Structural & state enterprise reforms needed for growth: IMF



ECONOMYNEXT - Sri Lanka needs structural reforms to boost growth and has to keep monetary policy tight for stability and state enterprises have to fix particularly energy utilities, the International Monetary Fund has said.


IMF mission chief Jaewoo Lee said Sri Lanka’s performance under its program has been broadly on track with foreign reserve collections ahead of target but reform on state enterprises delayed and progress being made on revenue collections and he budget deficit.


"Nevertheless, Sri Lanka remains vulnerable to shocks given its high level of public debt, large financing needs, and weak external position," he told reporters Friday after the lender released the mission staff report prepared for a December review of the program.


"Therefore, it is important to build on the progress made and accelerate reforms to reduce fiscal and external vulnerabilities.


"Fiscal consolidation should continue, supported by effective tax administration and spending controls."


Lee said they supported the central banks stance of not cutting policy rates at this time with inflation at a high 7 percent.


"On monetary policy, the central bank should maintain a tightening bias to contain inflation and credit growth pressures, while continuing to accumulate reserves accompanied by greater exchange rate flexibility," Lee said.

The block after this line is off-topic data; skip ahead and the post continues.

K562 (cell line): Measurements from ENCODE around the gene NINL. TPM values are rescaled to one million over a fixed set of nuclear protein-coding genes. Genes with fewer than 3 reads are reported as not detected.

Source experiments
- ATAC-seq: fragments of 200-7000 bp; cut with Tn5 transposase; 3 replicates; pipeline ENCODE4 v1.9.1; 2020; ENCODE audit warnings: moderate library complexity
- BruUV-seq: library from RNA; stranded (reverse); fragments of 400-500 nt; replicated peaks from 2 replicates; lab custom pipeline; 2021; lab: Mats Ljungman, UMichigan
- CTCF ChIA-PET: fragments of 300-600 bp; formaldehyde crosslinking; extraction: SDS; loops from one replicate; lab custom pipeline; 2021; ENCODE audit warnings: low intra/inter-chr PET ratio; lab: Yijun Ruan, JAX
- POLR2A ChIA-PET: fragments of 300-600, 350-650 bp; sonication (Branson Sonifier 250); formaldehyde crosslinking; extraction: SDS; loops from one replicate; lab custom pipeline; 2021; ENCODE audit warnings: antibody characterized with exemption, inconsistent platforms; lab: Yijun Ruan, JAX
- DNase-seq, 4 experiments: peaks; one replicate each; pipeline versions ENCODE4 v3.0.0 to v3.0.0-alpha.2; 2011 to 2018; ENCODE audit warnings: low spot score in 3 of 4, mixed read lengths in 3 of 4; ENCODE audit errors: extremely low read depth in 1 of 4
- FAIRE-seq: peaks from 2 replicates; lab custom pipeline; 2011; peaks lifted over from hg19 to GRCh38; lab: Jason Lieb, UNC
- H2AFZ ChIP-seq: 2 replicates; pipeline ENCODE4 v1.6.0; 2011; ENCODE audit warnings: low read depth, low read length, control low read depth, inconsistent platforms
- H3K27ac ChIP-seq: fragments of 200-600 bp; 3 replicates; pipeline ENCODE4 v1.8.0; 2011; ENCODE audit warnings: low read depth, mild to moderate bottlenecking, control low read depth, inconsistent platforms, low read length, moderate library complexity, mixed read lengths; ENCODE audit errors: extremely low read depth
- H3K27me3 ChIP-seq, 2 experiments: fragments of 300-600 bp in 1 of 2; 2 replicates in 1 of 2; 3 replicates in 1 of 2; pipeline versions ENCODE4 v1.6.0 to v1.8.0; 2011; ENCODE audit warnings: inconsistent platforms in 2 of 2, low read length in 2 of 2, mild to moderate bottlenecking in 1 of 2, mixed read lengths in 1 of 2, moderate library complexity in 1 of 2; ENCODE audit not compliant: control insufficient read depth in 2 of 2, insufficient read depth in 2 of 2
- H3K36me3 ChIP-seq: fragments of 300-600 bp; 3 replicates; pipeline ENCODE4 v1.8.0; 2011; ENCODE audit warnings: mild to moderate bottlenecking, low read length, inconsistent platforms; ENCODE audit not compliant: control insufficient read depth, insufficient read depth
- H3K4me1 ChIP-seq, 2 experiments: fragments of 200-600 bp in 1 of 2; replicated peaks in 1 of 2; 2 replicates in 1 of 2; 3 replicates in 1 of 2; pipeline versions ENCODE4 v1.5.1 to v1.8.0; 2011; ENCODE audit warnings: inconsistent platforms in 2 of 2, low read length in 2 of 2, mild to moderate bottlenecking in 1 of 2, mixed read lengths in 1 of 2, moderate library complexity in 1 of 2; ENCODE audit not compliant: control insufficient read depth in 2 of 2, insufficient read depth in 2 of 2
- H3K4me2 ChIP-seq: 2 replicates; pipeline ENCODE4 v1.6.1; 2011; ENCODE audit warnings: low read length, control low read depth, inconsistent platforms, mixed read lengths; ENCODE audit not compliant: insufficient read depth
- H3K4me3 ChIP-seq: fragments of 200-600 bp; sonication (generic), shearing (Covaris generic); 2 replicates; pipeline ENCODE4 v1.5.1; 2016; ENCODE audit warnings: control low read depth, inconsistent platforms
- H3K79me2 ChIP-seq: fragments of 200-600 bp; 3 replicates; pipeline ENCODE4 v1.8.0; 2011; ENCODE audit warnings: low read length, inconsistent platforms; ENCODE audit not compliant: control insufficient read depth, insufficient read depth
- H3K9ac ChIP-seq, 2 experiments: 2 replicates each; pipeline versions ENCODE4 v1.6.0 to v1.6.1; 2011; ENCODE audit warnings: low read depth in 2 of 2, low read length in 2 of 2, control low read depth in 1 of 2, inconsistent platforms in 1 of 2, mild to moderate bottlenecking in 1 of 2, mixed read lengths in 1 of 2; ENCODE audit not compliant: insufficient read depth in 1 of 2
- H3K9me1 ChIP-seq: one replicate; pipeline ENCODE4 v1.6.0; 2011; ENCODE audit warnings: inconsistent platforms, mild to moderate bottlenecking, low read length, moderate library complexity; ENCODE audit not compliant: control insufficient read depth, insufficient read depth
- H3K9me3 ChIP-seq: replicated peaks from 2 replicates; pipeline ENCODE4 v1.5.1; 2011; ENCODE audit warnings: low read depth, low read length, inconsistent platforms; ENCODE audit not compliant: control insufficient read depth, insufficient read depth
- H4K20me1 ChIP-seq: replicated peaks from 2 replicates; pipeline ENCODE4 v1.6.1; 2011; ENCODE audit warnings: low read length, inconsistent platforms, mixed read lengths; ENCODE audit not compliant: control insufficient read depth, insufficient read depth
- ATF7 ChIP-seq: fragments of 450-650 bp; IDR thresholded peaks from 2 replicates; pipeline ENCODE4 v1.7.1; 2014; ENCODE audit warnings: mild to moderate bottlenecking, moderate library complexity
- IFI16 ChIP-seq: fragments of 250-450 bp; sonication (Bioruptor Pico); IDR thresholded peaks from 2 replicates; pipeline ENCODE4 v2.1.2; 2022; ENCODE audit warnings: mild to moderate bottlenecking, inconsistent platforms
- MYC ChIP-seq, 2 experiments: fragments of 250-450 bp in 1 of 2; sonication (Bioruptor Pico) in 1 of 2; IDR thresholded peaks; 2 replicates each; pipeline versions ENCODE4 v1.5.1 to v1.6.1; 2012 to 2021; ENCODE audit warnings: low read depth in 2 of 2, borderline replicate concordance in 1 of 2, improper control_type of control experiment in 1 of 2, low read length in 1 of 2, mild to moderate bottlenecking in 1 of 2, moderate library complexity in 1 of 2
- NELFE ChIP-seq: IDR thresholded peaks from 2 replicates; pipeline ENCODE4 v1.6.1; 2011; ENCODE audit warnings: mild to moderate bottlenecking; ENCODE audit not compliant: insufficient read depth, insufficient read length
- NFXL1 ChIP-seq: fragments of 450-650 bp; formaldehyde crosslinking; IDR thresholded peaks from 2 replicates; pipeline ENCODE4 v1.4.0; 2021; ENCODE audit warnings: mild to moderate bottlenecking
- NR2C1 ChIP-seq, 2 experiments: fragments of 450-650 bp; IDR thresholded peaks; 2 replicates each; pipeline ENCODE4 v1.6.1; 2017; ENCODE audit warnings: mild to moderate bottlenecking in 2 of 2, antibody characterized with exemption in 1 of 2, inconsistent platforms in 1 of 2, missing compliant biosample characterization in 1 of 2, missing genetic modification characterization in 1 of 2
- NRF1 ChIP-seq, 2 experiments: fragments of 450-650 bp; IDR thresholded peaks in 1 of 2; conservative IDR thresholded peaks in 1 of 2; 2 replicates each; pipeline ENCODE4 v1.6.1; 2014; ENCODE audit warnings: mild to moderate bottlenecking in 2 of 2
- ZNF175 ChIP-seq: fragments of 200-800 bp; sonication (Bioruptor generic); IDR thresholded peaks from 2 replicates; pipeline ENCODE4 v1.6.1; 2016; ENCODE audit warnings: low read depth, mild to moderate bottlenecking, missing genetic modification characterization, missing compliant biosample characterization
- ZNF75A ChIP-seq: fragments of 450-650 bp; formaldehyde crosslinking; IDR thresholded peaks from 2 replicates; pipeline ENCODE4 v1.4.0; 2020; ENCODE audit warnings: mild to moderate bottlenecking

Sri Lanka’s central bank prints money to finance the budget deficit and also delays interest rate hikes when domestic credit growth picks up, generating balance of payments crises, currency collapses and high inflation, analysts say.


Critics are divided whether the rate cut was done to allow Perpetual Treauries, a primary dealer connected to the son-in-law of then Central Bank Governor Arjuna Mahendran, which had bought bonds at high rates at a rigged auction in February to exit at a profit or due to incompetence or fiscal dominance.


Under the IMF deal Sri Lanka is expected to market price fuel from January and petroleum from September. With the US credit system getting back to normal, global commodity prices have also started to move up.


 
 
 
 
 
 
 
 
 
 
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